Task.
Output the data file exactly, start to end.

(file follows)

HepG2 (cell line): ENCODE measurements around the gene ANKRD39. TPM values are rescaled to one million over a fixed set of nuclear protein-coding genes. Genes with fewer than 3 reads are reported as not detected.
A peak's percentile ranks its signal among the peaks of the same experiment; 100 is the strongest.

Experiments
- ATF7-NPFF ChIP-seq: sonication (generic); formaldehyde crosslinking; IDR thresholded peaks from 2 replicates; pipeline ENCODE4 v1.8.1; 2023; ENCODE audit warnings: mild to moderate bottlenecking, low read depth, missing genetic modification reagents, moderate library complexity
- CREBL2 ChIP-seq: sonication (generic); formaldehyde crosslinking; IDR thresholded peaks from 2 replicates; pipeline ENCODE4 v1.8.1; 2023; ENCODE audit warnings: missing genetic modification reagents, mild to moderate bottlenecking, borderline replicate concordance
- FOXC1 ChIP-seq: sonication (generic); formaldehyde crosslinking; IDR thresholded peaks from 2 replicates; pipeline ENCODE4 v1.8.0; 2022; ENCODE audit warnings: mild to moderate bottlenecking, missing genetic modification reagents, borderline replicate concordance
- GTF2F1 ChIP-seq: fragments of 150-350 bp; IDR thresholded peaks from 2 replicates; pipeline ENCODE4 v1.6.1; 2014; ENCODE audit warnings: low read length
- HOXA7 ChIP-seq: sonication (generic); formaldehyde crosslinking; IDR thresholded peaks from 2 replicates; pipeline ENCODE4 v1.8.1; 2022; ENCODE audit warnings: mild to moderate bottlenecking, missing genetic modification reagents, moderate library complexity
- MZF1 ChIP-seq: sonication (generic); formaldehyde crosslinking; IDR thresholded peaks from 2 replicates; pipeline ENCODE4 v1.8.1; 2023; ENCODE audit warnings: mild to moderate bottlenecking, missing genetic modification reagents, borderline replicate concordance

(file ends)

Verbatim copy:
HepG2 (cell line): ENCODE measurements around the gene ANKRD39. TPM values are rescaled to one million over a fixed set of nuclear protein-coding genes. Genes with fewer than 3 reads are reported as not detected.
A peak's percentile ranks its signal among the peaks of the same experiment; 100 is the strongest.

Experiments
- ATF7-NPFF ChIP-seq: sonication (generic); formaldehyde crosslinking; IDR thresholded peaks from 2 replicates; pipeline ENCODE4 v1.8.1; 2023; ENCODE audit warnings: mild to moderate bottlenecking, low read depth, missing genetic modification reagents, moderate library complexity
- CREBL2 ChIP-seq: sonication (generic); formaldehyde crosslinking; IDR thresholded peaks from 2 replicates; pipeline ENCODE4 v1.8.1; 2023; ENCODE audit warnings: missing genetic modification reagents, mild to moderate bottlenecking, borderline replicate concordance
- FOXC1 ChIP-seq: sonication (generic); formaldehyde crosslinking; IDR thresholded peaks from 2 replicates; pipeline ENCODE4 v1.8.0; 2022; ENCODE audit warnings: mild to moderate bottlenecking, missing genetic modification reagents, borderline replicate concordance
- GTF2F1 ChIP-seq: fragments of 150-350 bp; IDR thresholded peaks from 2 replicates; pipeline ENCODE4 v1.6.1; 2014; ENCODE audit warnings: low read length
- HOXA7 ChIP-seq: sonication (generic); formaldehyde crosslinking; IDR thresholded peaks from 2 replicates; pipeline ENCODE4 v1.8.1; 2022; ENCODE audit warnings: mild to moderate bottlenecking, missing genetic modification reagents, moderate library complexity
- MZF1 ChIP-seq: sonication (generic); formaldehyde crosslinking; IDR thresholded peaks from 2 replicates; pipeline ENCODE4 v1.8.1; 2023; ENCODE audit warnings: mild to moderate bottlenecking, missing genetic modification reagents, borderline replicate concordance